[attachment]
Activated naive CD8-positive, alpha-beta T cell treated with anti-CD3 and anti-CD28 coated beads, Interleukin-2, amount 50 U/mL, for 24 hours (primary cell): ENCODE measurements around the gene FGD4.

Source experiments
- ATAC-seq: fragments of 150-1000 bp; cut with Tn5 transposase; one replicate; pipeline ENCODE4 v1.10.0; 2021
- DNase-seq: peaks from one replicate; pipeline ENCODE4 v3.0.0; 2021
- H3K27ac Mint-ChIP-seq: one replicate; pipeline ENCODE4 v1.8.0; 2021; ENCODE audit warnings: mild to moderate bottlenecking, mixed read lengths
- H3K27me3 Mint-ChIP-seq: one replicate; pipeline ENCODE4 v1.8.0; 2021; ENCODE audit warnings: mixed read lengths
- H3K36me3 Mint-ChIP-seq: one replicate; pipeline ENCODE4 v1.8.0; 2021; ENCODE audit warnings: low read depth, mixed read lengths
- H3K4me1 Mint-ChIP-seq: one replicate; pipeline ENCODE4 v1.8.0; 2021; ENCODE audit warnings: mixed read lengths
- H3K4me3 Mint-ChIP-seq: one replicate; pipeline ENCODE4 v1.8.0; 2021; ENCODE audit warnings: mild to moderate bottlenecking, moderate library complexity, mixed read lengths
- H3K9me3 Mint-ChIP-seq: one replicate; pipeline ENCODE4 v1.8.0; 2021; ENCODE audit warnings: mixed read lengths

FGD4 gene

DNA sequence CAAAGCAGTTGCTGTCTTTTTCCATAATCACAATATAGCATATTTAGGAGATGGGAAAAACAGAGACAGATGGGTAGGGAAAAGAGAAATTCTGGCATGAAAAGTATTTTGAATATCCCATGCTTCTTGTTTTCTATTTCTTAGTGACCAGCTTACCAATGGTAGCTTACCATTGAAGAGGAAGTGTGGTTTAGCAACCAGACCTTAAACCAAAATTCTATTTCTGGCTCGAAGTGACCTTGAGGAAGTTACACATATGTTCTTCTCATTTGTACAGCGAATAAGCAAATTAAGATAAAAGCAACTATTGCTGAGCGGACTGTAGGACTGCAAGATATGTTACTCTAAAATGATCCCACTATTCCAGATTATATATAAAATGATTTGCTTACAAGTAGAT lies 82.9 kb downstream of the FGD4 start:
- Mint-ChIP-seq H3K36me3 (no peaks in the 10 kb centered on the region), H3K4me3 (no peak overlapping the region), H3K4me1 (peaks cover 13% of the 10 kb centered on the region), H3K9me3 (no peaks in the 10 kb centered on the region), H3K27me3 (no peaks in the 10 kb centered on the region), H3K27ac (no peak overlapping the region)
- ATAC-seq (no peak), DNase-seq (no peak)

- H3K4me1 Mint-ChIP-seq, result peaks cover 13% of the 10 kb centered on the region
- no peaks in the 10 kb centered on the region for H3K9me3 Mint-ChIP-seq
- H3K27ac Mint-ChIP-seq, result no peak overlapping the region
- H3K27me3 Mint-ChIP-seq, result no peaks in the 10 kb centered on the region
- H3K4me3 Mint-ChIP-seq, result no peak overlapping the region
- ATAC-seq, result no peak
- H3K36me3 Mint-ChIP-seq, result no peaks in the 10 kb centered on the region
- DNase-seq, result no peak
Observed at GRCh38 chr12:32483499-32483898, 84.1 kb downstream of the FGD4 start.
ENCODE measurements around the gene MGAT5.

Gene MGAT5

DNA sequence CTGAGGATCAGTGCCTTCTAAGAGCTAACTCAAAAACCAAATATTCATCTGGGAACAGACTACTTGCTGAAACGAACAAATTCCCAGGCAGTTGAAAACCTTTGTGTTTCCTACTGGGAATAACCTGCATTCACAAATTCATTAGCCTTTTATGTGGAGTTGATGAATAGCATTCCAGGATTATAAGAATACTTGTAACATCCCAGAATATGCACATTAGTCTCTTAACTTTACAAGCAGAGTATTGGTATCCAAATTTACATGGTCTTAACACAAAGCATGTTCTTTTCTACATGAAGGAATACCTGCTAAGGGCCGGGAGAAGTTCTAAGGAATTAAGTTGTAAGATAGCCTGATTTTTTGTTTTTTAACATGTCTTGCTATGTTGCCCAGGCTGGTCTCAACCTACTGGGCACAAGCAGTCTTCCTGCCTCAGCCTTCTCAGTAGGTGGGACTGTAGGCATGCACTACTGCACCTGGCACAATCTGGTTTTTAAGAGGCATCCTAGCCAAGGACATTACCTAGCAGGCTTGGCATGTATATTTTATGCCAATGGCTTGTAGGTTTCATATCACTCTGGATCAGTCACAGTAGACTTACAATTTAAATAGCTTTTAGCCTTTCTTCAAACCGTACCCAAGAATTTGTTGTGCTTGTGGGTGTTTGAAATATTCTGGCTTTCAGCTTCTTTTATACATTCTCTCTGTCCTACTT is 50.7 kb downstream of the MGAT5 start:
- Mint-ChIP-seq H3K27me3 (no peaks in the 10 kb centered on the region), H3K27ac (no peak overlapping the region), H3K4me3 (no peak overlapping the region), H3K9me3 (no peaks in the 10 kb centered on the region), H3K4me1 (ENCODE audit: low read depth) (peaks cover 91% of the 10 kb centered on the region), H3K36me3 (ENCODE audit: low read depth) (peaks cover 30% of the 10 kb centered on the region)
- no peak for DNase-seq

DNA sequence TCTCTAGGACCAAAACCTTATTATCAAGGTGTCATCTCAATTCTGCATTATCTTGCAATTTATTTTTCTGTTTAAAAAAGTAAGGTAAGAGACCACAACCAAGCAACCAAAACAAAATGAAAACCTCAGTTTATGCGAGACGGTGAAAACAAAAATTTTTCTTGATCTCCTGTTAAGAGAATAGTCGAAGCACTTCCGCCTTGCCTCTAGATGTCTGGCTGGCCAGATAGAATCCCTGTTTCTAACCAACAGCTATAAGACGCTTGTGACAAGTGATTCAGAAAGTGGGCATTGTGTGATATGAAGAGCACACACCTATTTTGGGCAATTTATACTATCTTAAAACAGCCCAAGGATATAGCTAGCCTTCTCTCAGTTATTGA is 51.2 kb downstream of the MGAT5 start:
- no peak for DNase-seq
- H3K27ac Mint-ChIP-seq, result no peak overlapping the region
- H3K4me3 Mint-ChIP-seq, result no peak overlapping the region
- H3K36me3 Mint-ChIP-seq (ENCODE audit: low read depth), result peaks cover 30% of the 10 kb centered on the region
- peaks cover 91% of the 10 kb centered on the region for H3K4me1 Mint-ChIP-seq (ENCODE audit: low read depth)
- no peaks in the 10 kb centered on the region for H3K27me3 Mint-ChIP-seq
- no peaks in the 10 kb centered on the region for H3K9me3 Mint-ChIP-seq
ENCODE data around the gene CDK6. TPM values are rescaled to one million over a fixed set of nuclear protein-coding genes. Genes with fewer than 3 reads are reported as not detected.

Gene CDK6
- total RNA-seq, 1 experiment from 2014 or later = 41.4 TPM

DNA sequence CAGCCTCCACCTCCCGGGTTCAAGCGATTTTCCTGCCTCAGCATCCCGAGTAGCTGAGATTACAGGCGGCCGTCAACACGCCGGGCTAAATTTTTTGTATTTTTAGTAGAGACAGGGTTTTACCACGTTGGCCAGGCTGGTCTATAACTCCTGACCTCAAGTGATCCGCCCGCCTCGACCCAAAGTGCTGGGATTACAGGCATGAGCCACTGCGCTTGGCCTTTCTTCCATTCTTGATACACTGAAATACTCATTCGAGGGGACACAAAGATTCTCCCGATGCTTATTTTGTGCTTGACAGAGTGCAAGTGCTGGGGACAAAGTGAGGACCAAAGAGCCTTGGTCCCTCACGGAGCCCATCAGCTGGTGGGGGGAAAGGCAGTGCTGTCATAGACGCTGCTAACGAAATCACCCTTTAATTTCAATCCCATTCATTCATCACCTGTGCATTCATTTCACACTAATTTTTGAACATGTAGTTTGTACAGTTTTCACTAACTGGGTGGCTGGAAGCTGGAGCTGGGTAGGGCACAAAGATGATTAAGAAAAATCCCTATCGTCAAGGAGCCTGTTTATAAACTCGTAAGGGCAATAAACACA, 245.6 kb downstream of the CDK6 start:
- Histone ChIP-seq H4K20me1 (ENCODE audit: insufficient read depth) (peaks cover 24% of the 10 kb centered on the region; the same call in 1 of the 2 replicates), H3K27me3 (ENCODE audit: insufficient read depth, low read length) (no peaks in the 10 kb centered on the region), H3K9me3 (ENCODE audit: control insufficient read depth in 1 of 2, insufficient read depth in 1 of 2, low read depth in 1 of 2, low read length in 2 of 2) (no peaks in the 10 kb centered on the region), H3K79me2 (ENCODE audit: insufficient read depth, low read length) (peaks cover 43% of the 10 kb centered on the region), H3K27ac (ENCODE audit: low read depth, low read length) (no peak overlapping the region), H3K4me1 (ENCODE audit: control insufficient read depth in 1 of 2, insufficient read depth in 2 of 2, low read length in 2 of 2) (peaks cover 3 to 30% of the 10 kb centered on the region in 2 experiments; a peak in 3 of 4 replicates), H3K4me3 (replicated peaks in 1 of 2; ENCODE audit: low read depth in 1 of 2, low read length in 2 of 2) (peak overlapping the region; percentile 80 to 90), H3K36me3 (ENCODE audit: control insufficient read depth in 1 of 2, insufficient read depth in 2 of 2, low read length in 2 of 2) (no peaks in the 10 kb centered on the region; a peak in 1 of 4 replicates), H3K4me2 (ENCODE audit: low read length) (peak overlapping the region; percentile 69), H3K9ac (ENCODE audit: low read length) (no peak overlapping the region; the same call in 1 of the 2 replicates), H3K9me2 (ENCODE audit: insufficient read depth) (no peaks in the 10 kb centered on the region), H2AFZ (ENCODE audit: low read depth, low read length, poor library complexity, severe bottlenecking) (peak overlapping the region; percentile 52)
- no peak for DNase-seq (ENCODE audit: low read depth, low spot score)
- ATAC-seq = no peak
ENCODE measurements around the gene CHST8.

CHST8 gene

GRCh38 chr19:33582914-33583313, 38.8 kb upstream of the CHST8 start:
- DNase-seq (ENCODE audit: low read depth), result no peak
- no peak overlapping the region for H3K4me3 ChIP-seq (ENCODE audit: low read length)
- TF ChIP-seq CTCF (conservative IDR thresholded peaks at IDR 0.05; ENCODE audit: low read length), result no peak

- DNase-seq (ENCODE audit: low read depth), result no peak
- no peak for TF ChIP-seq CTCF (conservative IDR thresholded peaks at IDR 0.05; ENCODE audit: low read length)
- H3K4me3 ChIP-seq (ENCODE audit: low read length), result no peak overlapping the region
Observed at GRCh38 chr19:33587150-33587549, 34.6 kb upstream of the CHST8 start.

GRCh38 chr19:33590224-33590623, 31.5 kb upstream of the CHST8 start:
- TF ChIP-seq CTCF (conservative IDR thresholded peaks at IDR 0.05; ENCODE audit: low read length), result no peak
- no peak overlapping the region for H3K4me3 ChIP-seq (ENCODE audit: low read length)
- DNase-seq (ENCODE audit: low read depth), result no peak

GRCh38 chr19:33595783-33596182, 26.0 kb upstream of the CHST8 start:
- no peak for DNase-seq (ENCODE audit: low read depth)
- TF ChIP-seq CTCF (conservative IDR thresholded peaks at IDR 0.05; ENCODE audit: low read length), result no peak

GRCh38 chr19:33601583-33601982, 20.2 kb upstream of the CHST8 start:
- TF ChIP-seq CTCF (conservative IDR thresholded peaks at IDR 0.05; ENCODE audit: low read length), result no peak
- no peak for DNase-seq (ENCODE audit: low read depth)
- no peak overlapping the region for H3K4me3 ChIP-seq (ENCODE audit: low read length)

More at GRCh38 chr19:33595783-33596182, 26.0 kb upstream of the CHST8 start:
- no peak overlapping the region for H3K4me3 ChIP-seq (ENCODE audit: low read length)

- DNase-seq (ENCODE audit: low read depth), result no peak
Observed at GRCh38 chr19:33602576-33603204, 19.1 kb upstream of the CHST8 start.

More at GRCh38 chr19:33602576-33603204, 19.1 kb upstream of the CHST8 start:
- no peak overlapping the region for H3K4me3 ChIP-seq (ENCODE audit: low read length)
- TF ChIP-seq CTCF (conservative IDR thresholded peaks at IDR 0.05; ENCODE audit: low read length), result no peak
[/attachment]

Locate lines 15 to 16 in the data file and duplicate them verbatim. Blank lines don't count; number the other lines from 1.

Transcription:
- H3K4me1 Mint-ChIP-seq, result peaks cover 13% of the 10 kb centered on the region
- no peaks in the 10 kb centered on the region for H3K9me3 Mint-ChIP-seq